Dielectricity: The dielectricity of piezoelectric ceramics reflects the response of ceramic materials to external electric fields, and is usually expressed by the dielectric constant ε0.
Elasticity: The elastic coefficient of piezoelectric ceramics is a parameter reflecting the relationship between the deformation and force of ceramics.
Piezoelectricity: The biggest feature of piezoelectric ceramics is piezoelectricity, including positive piezoelectricity and inverse piezoelectricity. Positive piezoelectricity refers to the relative displacement of the positive and negative charge centers in some dielectrics under the action of external force, resulting in polarization, which leads to the appearance of bound charges with opposite signs on the surface of the dielectric.
5、Types of piezoelectric ceramics
Piezoelectric ceramic materials are classified according to their chemical composition,
Lead Zirconate Titanate (PZT)
The latter, PZT, is the most widely used and is a mixture of lead zirconate and lead titanate. PZT has higher piezoelectric sensitivity and higher high-temperature stability than other materials. In addition, the piezoelectric properties of PZT can be formulated to be rigid or soft. All of these properties have led to the widespread adoption of PZT despite environmental concerns over the use of lead.
On the other hand, it is classified according to specific application conditions
soft piezoelectric material
Ideal for piezoelectric actuators and sensors
Ferroelectric soft piezoelectric ceramic materials can be polarized fairly easily even at relatively low field strengths. This is due to their typical relatively high domain mobility. The advantages of soft PZT materials are a large piezoelectric charge coefficient, moderate dielectric constant, and high coupling coefficient.
Important areas of application for soft piezoelectric ceramics are Actuators for micropositioning and nanopositioning, sensors such as conventional vibration detectors, ultrasonic transmitters, and receivers, e.g. for flow or level measurement, object recognition or Monitoring, and electroacoustic applications as sound transducers and microphones, but also as pickups on musical instruments.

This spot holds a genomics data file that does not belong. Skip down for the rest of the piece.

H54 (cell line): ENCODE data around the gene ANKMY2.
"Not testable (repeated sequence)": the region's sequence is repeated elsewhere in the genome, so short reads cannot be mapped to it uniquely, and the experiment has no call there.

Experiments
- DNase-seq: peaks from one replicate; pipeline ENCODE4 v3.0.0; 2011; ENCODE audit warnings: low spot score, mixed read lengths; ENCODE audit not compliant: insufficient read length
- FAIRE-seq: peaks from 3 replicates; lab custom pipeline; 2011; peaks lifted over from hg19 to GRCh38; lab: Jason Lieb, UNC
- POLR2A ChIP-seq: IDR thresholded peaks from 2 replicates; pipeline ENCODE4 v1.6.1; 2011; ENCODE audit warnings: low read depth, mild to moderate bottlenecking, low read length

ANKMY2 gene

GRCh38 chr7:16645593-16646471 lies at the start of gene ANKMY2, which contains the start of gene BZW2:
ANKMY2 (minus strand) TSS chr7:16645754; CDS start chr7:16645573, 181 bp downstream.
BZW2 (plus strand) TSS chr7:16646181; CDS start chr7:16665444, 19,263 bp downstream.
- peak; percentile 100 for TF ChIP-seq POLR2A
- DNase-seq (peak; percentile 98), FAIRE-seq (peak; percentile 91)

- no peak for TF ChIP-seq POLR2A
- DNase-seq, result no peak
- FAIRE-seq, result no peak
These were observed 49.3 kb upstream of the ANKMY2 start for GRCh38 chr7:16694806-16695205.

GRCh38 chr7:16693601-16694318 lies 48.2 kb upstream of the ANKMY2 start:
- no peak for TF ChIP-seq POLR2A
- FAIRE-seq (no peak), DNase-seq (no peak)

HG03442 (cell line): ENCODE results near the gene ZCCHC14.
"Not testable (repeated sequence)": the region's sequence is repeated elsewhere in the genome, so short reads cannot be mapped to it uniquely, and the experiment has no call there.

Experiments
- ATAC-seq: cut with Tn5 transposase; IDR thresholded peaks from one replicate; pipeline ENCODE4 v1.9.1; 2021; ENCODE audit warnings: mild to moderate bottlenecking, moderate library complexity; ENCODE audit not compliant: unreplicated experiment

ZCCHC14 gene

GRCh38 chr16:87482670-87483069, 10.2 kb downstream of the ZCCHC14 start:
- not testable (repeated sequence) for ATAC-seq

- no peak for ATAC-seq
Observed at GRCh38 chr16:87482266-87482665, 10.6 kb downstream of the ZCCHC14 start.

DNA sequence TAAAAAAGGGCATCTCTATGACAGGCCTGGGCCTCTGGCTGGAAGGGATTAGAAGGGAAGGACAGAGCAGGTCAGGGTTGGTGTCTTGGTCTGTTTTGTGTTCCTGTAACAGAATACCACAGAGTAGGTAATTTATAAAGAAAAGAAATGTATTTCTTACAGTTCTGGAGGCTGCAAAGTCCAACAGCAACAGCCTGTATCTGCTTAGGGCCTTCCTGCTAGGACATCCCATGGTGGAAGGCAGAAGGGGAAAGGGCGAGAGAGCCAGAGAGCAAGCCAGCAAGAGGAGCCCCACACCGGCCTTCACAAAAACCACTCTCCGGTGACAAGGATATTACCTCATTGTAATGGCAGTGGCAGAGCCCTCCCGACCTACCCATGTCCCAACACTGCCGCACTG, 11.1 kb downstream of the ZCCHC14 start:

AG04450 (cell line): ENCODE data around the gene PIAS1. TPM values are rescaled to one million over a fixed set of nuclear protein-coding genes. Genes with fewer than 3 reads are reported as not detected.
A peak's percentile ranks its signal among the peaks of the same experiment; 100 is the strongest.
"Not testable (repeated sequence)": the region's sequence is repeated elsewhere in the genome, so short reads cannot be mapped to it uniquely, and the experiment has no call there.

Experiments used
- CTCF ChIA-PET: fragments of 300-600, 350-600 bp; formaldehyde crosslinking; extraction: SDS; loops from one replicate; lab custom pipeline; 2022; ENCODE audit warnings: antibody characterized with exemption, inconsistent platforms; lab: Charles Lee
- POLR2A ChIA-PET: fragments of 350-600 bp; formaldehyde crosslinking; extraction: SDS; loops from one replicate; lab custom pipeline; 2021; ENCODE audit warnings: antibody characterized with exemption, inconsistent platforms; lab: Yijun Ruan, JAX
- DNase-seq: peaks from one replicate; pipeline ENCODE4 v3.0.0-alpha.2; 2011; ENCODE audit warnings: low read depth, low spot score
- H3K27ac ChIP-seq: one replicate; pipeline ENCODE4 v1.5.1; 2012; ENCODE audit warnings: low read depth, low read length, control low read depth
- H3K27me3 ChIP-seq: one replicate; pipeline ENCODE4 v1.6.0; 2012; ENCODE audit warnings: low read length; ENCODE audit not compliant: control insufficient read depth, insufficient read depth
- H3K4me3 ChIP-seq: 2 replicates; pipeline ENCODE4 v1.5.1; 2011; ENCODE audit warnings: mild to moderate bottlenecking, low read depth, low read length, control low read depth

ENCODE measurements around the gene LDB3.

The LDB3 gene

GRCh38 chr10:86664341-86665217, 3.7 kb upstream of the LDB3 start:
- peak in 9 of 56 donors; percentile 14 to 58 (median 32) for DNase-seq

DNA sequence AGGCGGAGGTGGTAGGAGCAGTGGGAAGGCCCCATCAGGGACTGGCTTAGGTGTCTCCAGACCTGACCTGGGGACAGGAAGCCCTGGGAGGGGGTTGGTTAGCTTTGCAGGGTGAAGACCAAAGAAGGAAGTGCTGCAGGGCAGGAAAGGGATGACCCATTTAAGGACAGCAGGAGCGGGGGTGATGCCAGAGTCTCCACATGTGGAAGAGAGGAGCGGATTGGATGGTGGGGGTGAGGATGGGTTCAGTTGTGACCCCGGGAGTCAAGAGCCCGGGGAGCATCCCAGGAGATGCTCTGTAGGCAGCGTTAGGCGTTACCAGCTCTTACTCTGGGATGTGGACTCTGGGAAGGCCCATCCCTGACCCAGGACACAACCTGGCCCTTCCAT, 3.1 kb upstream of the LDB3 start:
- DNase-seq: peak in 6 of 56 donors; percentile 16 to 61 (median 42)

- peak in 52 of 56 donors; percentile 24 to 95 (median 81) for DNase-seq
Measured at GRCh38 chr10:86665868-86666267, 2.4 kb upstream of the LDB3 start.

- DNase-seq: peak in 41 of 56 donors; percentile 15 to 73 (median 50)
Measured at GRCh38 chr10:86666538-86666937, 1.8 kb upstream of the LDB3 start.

hard piezoelectric material
High-performance materials for ultrasonic transducers
Ferroelectric hard PZT materials are subject to high electrical and mechanical stress. Their properties show little change under these conditions.
The advantages of these materials are moderate dielectric constants, high piezoelectric coupling coefficients, high mechanical properties, and very good stability under high mechanical loads and operating fields. Low dielectric loss facilitates their continuous use in resonant mode with little inherent heating of the components.
Especially high-power acoustic applications benefit from the properties of hard piezoelectric materials. Their areas of application include ultrasonic cleaning (usually in the kHz frequency range), material processing (ultrasonic welding, bonding, drilling, etc.), ultrasonic processors (e.g. dispersing liquid media), medical fields (ultrasonic tartar removal, surgical instruments, etc.) and sonar technology.
Lead-Free Piezoelectric Materials
These materials are based on sodium bismuth titanate (BNT) and exhibit very similar properties to barium titanate materials. These materials are suitable for ultrasonic transducers in the MHz range as well as for sonar and hydrophone applications.
6、Application Fields of Piezoelectric Ceramics
In recent years, piezoelectric ceramics have been applied in the following aspects including but not limited to:
medical diagnosis and treatment
Ultrasonic processing and joining
Technology (welding, drilling)
In conclusion, piezoelectric ceramics are a class of materials with unique electrical and mechanical properties. Their ability to convert mechanical energy into electrical energy, and vice versa, has made them valuable in a wide range of technological applications, including sensors, transducers, and actuators. As research into these materials continues, they may find even more exciting applications in the future, from energy harvesting to new forms of biomedical sensing and treatment.